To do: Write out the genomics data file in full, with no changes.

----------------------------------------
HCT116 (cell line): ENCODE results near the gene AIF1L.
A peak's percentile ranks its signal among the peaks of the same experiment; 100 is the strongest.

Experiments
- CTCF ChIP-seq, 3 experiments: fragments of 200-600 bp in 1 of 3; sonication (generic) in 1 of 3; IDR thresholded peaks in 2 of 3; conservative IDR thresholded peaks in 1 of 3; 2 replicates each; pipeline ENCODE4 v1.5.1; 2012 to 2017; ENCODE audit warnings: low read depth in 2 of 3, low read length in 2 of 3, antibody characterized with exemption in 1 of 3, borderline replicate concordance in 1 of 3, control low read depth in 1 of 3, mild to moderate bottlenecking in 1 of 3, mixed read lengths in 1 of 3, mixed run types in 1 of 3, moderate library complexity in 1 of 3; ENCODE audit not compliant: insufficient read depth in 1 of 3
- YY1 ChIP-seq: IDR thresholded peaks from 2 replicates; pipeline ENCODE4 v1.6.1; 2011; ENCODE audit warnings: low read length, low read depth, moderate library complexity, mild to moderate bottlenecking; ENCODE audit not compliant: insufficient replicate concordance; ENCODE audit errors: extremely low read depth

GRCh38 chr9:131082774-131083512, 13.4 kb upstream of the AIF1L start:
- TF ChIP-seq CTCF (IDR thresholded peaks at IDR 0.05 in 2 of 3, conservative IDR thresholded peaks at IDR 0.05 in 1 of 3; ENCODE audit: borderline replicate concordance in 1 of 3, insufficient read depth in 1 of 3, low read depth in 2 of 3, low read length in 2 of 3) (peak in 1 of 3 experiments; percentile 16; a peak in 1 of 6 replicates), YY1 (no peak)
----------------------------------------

HCT116 (cell line): ENCODE results near the gene AIF1L.
A peak's percentile ranks its signal among the peaks of the same experiment; 100 is the strongest.

Experiments
- CTCF ChIP-seq, 3 experiments: fragments of 200-600 bp in 1 of 3; sonication (generic) in 1 of 3; IDR thresholded peaks in 2 of 3; conservative IDR thresholded peaks in 1 of 3; 2 replicates each; pipeline ENCODE4 v1.5.1; 2012 to 2017; ENCODE audit warnings: low read depth in 2 of 3, low read length in 2 of 3, antibody characterized with exemption in 1 of 3, borderline replicate concordance in 1 of 3, control low read depth in 1 of 3, mild to moderate bottlenecking in 1 of 3, mixed read lengths in 1 of 3, mixed run types in 1 of 3, moderate library complexity in 1 of 3; ENCODE audit not compliant: insufficient read depth in 1 of 3
- YY1 ChIP-seq: IDR thresholded peaks from 2 replicates; pipeline ENCODE4 v1.6.1; 2011; ENCODE audit warnings: low read length, low read depth, moderate library complexity, mild to moderate bottlenecking; ENCODE audit not compliant: insufficient replicate concordance; ENCODE audit errors: extremely low read depth

GRCh38 chr9:131082774-131083512, 13.4 kb upstream of the AIF1L start:
- TF ChIP-seq CTCF (IDR thresholded peaks at IDR 0.05 in 2 of 3, conservative IDR thresholded peaks at IDR 0.05 in 1 of 3; ENCODE audit: borderline replicate concordance in 1 of 3, insufficient read depth in 1 of 3, low read depth in 2 of 3, low read length in 2 of 3) (peak in 1 of 3 experiments; percentile 16; a peak in 1 of 6 replicates), YY1 (no peak)